Should I replace my windshield myself?


#1

I have 2 vehicles that both need the windshields replaced and so I was thinking about doing this myself because the tools aren’t too expensive. I am wondering if this is something I can do myself though. It doesn’t seem too difficult and I am aware that I need to prime it to avoid rust issues but other than that is there any reason this shouldn’t be done by a novice? Or any possible pitfalls I should know about first?

I am also wondering if used glass can be used if I find an intact one at the junkyard? Not sure if it matters either, but one is a '04 buick lesabre (no rain sensor) and the other is a 97 ford ranger (obviously no sensors).


#2

Any experience ? Otherwise, I would hate to learn on a car I cared about. You have only yourself to blame for a leak. IMO, it isn’t worth the effort after you buy the materials. The biggest pitfall is the experience of the installer.


#3

This is one of those jobs that, for me at least, falls in the category…;

Even though I probably could…I won’t.

I’ll pay the glass shop to do it.
If they break one …or two putting it in , I just pay for the one.
If -I- break the one I’m attempting to put in , it is ME who has to pay for another one.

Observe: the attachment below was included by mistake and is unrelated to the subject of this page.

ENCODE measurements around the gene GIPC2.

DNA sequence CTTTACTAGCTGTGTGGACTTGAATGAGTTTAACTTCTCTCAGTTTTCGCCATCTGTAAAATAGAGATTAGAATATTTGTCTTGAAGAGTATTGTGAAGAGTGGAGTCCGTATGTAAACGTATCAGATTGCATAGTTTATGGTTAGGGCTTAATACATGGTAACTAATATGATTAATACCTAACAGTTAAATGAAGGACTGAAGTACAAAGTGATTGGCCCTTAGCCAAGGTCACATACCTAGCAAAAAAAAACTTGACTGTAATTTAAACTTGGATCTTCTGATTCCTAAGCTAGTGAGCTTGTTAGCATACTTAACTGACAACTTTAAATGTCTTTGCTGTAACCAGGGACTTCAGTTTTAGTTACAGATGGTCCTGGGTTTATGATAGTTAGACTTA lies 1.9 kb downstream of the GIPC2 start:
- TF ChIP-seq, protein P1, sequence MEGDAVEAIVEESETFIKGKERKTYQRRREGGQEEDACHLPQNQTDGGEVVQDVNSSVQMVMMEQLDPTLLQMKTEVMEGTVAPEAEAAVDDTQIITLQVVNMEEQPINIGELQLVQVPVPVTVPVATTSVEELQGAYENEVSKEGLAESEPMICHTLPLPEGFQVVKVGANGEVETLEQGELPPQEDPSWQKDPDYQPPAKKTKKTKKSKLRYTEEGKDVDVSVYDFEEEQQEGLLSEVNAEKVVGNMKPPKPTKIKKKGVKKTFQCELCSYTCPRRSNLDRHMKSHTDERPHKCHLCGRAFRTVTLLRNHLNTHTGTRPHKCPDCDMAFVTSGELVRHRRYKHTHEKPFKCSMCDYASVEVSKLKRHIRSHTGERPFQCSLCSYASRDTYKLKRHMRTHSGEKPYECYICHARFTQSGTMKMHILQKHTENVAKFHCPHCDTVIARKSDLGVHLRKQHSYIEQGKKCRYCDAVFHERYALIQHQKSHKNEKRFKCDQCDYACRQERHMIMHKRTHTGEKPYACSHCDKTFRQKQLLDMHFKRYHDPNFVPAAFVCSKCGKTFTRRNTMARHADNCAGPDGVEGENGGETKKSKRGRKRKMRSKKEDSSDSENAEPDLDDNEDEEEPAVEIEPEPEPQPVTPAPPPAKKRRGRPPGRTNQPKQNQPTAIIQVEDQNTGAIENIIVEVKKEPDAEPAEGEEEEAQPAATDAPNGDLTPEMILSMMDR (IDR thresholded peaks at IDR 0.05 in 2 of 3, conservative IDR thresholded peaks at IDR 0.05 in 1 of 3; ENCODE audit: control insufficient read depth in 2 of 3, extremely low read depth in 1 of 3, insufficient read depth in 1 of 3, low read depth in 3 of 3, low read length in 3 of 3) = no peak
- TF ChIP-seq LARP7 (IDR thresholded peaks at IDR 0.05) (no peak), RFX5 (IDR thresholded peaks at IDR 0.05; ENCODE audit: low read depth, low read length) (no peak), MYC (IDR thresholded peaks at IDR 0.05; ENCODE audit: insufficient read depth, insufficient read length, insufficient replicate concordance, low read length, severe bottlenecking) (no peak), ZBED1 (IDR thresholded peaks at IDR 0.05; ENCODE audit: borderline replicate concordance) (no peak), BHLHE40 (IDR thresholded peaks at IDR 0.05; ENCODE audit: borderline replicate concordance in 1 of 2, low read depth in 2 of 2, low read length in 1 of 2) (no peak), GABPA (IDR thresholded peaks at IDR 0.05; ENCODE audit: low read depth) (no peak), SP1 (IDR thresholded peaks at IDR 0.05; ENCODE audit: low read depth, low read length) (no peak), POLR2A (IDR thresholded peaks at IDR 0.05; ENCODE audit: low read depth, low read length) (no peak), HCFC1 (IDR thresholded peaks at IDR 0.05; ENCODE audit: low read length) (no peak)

#4

I wouldn’t do it, too many ways to mess up, for me.


#5

I wouldn’t do it. Windshields now are part of the body integrity and need to be properly installed. Also to avoid leaks.

Back in my school days, I needed a windshield for my 59 Pontiac. I got a used one for $10 from the junk yard. I used a body shop guy that did work on the side and put it in for $25. These days though it really isn’t all that expensive and insurance has always paid for my windshields. Crack one putting it in and anything you saved is wasted.


#6

I wouldn’t do it myself and usually the cost of the glass is the same whether you install it yourself or not. Not to mention the risk of breaking it which the responsibility of that would fall on the installer.


#7

There are certain jobs that a lot of mechanics choose to farm out rather than mess with.
Tires.
Mufflers.
Windshield or rear glass work.

All for a very good reason; a bit of an aggravation.


#8

I wouldn’t try it myself, at least on a car I frequently drive. If I had an old beater I seldom drove except maybe to the 7-11 for a quart of milk when my regular car was in the shop. A car limited to 35 mph or less I mean, and I didn’t care much if it leaked a little. Then maybe. Especially if I found a used windshield at a junkyard for cheap. If I were to give it a go, I’d buy a couple of those suction cup glass holder gadgets.


#9

I had this done on my 2005 Camry in 2009 when the windshield cracked. I watched them do it, took two people and they were very meticulous. Turned out the car’s windshield was changed by the previous owner and also was not sealed properly. This fixed the minor wind noise I thought was from the door seal.

I take a chance with a lot of DIY projects, but this is not one of those.


#10

Nope, don’t do it.